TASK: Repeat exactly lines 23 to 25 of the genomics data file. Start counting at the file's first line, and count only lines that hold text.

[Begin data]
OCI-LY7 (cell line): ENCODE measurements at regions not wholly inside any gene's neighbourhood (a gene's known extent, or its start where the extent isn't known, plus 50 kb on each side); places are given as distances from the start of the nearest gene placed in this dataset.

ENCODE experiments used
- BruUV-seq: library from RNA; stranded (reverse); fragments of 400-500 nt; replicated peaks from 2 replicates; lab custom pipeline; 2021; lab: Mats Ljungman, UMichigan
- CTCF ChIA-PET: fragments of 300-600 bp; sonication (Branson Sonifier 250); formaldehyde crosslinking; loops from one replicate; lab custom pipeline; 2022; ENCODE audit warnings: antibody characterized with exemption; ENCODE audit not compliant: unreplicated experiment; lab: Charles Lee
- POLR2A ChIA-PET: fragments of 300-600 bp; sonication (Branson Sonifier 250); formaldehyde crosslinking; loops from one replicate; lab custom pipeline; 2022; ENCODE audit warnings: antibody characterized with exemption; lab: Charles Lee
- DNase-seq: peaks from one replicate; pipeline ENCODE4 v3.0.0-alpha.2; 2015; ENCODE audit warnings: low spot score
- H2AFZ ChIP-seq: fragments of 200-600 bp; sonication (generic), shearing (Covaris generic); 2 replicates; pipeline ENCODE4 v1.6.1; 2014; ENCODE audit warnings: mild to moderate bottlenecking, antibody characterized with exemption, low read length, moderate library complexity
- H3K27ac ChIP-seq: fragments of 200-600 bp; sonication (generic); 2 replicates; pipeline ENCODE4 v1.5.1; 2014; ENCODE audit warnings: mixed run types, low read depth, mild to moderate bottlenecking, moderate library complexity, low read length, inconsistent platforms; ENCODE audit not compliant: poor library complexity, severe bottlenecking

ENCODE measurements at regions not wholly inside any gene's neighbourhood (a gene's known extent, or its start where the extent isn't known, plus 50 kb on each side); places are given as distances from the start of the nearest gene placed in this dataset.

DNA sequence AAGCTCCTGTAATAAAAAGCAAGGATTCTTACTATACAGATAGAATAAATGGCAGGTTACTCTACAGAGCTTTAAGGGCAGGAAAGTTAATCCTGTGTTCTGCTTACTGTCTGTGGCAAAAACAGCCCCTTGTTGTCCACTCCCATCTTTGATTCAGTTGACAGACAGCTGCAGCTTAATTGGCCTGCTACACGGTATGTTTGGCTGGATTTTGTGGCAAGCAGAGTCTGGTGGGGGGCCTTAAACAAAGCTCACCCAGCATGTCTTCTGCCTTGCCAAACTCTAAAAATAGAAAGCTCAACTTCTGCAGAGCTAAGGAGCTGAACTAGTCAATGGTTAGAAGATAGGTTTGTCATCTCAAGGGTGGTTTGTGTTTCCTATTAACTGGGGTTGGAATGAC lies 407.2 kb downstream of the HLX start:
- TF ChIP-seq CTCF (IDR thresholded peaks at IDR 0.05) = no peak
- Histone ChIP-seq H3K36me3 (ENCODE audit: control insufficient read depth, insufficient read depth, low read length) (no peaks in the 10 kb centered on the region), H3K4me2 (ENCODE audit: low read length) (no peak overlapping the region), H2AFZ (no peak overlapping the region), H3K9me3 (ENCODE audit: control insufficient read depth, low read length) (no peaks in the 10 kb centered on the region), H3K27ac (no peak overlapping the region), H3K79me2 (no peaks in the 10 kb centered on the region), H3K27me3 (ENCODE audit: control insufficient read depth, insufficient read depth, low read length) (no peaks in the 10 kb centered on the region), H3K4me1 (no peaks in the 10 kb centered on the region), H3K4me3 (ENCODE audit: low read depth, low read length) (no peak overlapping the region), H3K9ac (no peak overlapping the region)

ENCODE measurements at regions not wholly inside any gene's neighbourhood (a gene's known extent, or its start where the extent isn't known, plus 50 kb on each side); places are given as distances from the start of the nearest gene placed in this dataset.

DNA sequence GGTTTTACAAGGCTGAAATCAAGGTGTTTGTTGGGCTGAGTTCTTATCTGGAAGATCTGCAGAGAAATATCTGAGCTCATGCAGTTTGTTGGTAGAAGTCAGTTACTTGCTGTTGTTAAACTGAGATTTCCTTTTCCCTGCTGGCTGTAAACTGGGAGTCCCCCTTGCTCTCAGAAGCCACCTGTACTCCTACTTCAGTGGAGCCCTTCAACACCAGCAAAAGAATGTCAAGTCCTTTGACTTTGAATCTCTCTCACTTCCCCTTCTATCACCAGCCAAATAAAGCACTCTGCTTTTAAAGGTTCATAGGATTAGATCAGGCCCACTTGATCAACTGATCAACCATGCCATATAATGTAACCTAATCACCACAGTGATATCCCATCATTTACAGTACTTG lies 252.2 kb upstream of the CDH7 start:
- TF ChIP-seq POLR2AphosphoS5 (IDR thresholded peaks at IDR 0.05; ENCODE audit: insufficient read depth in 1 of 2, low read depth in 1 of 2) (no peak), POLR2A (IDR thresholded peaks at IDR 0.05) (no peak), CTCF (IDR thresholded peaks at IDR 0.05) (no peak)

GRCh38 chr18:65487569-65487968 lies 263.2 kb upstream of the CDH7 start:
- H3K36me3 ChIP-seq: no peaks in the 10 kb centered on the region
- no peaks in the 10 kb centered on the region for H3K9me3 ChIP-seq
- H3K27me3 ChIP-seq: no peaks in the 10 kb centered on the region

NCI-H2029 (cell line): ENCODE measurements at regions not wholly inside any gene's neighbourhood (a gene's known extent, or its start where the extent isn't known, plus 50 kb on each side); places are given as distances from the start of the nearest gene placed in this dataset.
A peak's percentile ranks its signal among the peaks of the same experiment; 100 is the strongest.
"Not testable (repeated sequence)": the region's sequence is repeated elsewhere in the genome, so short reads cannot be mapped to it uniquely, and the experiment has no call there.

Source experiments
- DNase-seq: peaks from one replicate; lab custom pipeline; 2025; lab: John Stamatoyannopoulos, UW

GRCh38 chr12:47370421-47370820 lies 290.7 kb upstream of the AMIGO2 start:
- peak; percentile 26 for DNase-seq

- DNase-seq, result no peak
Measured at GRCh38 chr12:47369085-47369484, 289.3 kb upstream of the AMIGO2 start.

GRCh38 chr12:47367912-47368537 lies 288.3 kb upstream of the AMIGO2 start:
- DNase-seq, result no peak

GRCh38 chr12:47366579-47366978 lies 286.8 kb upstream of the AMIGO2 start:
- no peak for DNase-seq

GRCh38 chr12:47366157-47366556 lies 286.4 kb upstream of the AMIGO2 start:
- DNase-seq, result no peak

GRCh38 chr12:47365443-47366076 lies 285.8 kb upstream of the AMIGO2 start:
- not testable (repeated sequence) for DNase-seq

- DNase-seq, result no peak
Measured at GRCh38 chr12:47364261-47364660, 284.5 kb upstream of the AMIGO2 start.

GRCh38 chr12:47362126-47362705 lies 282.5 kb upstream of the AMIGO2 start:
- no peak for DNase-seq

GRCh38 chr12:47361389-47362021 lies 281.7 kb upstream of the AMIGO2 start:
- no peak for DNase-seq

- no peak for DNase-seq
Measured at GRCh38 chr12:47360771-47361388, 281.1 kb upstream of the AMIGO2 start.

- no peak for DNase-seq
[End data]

Source experiments
- DNase-seq: peaks from one replicate; lab custom pipeline; 2025; lab: John Stamatoyannopoulos, UW

GRCh38 chr12:47370421-47370820 lies 290.7 kb upstream of the AMIGO2 start: